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Table 1 shows the results of our post hoc analysis assessing the 202 African-American and white patients in our trial. African-Americans were significantly younger, had similar comorbidities (data not shown), but were less likely to have advance directives documented or resuscitation status documented prior to generating an EWS alert during their hospital stay. A first request for advance directives, documentation of resuscitation status prior to hospital discharge, a documented change in resuscitation status, and delivery of a formal palliative care consultation was similar for both races. However, having documented advance directives prior to hospital discharge was significantly less common among African-American patients. We also found that hospital mortality and ICU transfer were significantly greater for white patients, whereas hospital length of stay was less for African-American patients. One of the limitations of our study is that severity of illness may not have been adequately characterized (we employed age and comorbidities), which may have accounted for some of the outcome differences observed.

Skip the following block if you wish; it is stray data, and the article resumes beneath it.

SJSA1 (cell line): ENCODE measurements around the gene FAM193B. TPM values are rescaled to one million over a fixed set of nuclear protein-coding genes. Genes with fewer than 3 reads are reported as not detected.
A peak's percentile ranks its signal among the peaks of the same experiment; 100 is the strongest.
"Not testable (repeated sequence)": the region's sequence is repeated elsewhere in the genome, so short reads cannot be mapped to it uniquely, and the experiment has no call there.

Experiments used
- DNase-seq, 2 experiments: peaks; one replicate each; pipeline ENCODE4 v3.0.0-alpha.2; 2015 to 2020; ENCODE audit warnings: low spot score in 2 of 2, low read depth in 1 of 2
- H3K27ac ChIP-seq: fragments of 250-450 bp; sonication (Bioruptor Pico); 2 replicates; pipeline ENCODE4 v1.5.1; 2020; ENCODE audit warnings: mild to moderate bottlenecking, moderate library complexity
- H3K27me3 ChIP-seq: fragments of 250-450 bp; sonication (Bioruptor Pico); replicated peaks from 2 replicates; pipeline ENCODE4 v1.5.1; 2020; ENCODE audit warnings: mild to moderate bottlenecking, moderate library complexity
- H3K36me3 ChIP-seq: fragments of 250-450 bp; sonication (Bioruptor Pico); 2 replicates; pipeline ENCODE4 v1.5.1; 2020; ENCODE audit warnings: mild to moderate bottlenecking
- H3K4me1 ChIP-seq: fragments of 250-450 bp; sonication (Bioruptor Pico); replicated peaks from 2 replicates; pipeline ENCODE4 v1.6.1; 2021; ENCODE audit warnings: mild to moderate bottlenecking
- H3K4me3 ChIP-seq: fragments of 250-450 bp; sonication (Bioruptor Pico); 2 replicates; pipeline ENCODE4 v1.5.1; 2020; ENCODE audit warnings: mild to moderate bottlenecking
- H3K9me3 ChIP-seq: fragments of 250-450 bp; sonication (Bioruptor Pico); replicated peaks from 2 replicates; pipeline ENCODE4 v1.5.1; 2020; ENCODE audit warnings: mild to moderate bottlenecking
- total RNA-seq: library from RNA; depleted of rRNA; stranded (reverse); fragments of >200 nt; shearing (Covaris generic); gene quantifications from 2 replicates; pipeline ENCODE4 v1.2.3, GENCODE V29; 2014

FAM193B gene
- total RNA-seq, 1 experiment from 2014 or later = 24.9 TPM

In summary, our post hoc analysis would suggest that racial differences in documentation of advance directives can vary by race among hospitalized patients generating an EWS alert, with most of this disparity being present prior to generation of the EWS alert. Furthermore, the delivery of specific interventions linked to palliative care (request for first-time advance directives, formal palliative care consultation, and change in resuscitation status) did not vary by race. The impact of socioeconomic factors on palliative care for hospitalized patients seems to be complex and dependent on many factors. We agree with Drs. Huber and Edelson (4) that more research is needed to determine if automated systems can overcome these factors in order to provide more uniform palliative care to those who might benefit from it (5).